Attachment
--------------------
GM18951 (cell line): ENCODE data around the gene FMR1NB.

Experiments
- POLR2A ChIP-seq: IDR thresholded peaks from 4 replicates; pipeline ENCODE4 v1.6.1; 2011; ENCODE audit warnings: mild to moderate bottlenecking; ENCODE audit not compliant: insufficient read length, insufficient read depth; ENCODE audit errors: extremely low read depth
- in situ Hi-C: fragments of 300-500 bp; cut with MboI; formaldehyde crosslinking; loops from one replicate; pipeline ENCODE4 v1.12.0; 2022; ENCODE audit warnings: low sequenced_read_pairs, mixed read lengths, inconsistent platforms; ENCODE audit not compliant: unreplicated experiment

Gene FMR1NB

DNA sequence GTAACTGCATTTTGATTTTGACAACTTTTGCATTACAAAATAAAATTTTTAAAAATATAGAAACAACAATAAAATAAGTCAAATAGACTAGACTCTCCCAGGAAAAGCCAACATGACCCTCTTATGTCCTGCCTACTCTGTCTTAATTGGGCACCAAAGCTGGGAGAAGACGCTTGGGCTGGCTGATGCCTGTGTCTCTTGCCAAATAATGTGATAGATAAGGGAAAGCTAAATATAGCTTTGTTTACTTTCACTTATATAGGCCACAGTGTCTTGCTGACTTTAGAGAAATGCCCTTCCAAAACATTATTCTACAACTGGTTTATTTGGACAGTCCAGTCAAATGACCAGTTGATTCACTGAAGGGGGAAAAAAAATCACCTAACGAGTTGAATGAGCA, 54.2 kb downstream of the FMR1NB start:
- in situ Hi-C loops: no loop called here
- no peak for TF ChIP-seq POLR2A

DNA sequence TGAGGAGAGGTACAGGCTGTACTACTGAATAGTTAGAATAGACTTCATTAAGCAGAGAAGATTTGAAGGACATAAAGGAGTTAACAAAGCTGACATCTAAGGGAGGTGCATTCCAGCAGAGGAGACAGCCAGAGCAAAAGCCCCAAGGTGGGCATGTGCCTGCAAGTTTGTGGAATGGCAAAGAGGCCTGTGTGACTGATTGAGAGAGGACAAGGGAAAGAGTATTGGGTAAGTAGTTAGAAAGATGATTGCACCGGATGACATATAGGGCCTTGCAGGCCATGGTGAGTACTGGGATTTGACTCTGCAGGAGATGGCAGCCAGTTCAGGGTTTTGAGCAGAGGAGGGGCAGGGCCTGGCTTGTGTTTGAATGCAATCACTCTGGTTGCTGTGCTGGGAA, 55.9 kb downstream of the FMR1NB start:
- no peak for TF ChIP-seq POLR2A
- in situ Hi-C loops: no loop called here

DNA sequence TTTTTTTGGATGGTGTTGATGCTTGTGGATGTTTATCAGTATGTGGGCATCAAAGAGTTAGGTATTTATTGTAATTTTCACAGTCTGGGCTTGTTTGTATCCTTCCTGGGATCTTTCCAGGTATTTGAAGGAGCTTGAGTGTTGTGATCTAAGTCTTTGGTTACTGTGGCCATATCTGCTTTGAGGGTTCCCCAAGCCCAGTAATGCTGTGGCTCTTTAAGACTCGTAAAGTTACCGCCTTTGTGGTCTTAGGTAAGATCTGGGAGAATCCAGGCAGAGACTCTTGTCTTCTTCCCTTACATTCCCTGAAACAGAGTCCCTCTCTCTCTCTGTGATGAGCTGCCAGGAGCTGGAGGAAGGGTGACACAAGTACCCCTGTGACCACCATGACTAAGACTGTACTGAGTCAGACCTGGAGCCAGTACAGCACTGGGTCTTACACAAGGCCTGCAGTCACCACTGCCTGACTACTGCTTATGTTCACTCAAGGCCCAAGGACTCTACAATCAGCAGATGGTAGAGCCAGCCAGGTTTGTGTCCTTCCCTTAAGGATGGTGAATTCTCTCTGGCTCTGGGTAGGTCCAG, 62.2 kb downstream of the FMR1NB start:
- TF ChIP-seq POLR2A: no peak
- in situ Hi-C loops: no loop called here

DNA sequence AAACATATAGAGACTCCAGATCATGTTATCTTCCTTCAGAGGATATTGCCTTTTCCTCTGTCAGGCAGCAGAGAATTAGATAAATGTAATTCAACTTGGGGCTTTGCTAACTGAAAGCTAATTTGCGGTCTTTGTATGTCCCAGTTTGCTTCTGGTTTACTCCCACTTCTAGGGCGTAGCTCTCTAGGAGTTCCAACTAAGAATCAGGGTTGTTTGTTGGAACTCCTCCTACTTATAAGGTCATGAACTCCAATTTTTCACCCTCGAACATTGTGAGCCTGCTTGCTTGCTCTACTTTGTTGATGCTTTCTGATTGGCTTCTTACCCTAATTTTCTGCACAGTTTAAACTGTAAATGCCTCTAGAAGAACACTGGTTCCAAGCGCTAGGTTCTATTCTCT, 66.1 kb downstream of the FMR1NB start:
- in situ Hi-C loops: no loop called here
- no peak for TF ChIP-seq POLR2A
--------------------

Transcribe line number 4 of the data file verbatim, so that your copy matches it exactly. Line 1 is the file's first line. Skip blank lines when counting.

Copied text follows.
- in situ Hi-C: fragments of 300-500 bp; cut with MboI; formaldehyde crosslinking; loops from one replicate; pipeline ENCODE4 v1.12.0; 2022; ENCODE audit warnings: low sequenced_read_pairs, mixed read lengths, inconsistent platforms; ENCODE audit not compliant: unreplicated experiment